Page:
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How Modern Dating Is Robbing Us of Our Humanity

 

In today’s modern society, nothing seems to have been left untouched or unaffected by neoliberalist capitalism—including dating. Dating in the modern era has taken on a commercial quality that has made us perceive human beings as objects to acquire rather than real human beings to connect with. Instead of focusing on our shared humanity through community and connection, modern dating promotes competition, comparison, and consumption. We seek to fulfill ourselves through a significant other, emotionally consuming them in the same way we satiate our physical hunger with food.

We joke about online dating being like “shopping,” but have we ever stopped to consider the harmful ramifications this kind of attitude toward one another will have on the way we see the people around us? We want our fancy car, our nice house, food delivered to our door, and ah yes, a significant other! And so we take our selfies, write our manifestos, and put ourselves up for sale. We’re so busy swiping and searching, interviewing and testing, we’ve lost the notion that romance is about a deep connection with someone, whether instant or slowly developed over time, that makes us want to walk beside that person every day of our life.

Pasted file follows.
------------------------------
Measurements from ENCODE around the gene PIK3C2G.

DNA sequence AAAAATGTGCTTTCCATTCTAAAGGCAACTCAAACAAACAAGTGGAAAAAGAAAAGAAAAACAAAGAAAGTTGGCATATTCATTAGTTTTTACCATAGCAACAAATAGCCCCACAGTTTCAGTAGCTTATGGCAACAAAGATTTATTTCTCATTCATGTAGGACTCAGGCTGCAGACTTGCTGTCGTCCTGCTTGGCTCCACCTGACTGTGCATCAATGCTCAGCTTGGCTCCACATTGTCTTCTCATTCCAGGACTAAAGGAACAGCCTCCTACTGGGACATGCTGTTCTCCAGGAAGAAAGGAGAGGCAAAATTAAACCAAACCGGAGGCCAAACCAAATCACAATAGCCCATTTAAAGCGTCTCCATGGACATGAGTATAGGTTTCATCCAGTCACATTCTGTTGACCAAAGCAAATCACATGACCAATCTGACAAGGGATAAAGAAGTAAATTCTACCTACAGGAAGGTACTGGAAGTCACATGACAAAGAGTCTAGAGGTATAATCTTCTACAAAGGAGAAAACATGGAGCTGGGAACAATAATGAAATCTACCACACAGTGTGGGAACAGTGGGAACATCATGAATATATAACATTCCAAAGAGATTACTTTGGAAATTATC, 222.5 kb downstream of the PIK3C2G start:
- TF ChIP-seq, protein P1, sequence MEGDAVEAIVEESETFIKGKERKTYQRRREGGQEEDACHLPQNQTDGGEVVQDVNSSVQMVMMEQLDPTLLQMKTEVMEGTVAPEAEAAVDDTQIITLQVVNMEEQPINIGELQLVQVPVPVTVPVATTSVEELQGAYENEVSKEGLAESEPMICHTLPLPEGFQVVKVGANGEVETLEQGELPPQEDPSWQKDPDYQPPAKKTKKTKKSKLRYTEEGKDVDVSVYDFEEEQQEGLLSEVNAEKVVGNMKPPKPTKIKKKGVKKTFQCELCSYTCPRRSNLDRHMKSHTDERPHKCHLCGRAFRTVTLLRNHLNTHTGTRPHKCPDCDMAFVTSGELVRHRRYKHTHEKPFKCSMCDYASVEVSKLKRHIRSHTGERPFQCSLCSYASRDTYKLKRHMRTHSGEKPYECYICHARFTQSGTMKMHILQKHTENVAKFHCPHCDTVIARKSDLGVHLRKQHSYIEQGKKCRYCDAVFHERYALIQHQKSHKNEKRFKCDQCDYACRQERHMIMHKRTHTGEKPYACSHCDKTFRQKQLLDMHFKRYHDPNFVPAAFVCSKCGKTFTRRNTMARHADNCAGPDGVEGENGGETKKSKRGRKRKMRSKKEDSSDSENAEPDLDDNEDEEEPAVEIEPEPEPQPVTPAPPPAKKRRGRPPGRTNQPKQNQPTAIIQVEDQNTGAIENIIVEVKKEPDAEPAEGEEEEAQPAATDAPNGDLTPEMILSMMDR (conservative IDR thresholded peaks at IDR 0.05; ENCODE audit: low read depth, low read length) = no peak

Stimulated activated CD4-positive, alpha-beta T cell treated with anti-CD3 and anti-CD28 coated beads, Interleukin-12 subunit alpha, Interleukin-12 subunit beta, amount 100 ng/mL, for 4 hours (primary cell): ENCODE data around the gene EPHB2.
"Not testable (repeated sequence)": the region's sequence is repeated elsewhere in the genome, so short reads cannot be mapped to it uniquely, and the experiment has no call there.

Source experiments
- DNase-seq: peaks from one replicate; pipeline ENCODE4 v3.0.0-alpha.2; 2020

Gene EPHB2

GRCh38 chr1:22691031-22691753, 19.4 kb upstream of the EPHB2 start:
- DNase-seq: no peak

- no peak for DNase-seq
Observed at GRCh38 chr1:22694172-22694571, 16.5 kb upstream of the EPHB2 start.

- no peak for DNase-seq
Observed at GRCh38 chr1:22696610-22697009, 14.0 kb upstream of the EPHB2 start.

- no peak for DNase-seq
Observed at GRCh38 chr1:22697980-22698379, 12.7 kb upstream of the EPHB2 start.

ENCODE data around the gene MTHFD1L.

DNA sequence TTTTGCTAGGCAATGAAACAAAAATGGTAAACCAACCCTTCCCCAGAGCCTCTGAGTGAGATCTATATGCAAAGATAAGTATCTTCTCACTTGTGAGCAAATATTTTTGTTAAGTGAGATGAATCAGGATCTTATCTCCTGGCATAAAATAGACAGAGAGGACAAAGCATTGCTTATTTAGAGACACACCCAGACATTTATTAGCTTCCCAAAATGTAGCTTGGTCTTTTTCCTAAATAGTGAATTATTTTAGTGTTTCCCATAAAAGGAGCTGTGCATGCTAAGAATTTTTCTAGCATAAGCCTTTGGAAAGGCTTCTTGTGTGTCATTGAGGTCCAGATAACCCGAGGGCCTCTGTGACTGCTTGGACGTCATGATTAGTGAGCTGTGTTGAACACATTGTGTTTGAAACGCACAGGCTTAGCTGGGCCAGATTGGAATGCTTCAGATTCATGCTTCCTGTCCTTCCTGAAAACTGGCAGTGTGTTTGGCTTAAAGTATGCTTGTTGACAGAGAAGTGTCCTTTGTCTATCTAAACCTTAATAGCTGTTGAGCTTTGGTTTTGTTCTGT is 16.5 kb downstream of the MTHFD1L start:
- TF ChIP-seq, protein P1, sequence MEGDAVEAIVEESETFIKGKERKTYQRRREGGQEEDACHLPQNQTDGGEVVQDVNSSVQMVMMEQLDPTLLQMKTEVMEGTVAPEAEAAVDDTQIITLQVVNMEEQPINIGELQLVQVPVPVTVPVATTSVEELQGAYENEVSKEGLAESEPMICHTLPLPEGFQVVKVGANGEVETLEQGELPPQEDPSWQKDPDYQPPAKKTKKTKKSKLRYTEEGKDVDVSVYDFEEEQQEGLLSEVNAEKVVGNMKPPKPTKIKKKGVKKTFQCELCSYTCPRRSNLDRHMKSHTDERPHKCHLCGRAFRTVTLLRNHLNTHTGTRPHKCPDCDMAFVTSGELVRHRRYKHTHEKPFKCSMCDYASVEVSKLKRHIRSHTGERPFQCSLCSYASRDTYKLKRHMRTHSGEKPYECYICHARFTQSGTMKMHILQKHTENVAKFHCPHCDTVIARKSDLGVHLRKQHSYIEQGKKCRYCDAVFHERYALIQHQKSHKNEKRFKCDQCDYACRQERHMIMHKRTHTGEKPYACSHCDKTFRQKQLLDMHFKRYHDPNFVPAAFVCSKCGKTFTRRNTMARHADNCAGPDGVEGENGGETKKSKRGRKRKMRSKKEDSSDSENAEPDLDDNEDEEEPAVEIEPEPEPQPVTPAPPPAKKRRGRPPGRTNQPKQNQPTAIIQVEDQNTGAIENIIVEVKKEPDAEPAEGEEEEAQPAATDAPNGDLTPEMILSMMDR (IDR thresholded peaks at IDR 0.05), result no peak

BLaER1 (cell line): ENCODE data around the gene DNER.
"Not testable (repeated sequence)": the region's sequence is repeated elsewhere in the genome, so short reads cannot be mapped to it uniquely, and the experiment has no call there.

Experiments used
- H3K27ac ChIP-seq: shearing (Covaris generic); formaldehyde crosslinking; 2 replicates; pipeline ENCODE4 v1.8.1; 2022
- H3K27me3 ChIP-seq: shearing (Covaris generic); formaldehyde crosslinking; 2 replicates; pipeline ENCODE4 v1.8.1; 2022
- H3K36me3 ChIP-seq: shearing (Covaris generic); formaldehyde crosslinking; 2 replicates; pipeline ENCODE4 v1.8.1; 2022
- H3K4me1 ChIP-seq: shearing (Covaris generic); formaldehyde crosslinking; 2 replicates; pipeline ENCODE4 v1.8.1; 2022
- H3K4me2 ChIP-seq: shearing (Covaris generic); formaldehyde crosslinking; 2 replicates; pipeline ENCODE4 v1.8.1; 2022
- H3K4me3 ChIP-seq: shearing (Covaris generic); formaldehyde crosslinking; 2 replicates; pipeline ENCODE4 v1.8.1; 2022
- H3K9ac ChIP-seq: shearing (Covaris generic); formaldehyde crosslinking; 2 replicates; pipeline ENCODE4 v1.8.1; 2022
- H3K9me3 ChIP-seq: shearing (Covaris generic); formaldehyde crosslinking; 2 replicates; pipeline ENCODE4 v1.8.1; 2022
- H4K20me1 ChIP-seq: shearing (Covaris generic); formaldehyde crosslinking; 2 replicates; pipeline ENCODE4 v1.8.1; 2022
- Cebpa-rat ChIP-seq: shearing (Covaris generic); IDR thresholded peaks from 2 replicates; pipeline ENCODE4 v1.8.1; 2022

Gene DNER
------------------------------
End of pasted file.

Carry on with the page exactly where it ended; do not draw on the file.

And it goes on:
Modern dating puts us in a mindset to find the perfect someone who will fulfill our dreams and desires, keep us from feeling alone, and stand as a testament to the fact that we’re worthy of love. And yet that perfect someone is determined by superficial criteria such as how good they look in photographs and how well they can represent themselves in a paragraph. Perhaps this is why so many people end up feeling disappointed or disillusioned in relationships. We forget to see our partners as just as deep and complex as us with their own desires, feelings, and wounds. Because at an unconscious level, perhaps we see their purpose as fulfilling our own ends instead of being a full, autonomous human being, just like us.

In this day and age when there is so much pressure to meet as many people as quickly as we can so we can weed out “the one” and put a nail in the coffin of our loneliness, perhaps we need to step back, slow down, and take the time to remember what relationships are all about in the first place. Let us take the time to truly connect and get to know one another deeply, not so we can figure out if a person will fulfill our unmet needs, but simply for the sake of appreciating another human being for who they truly are. In this, perhaps you will find the true love you have been searching for.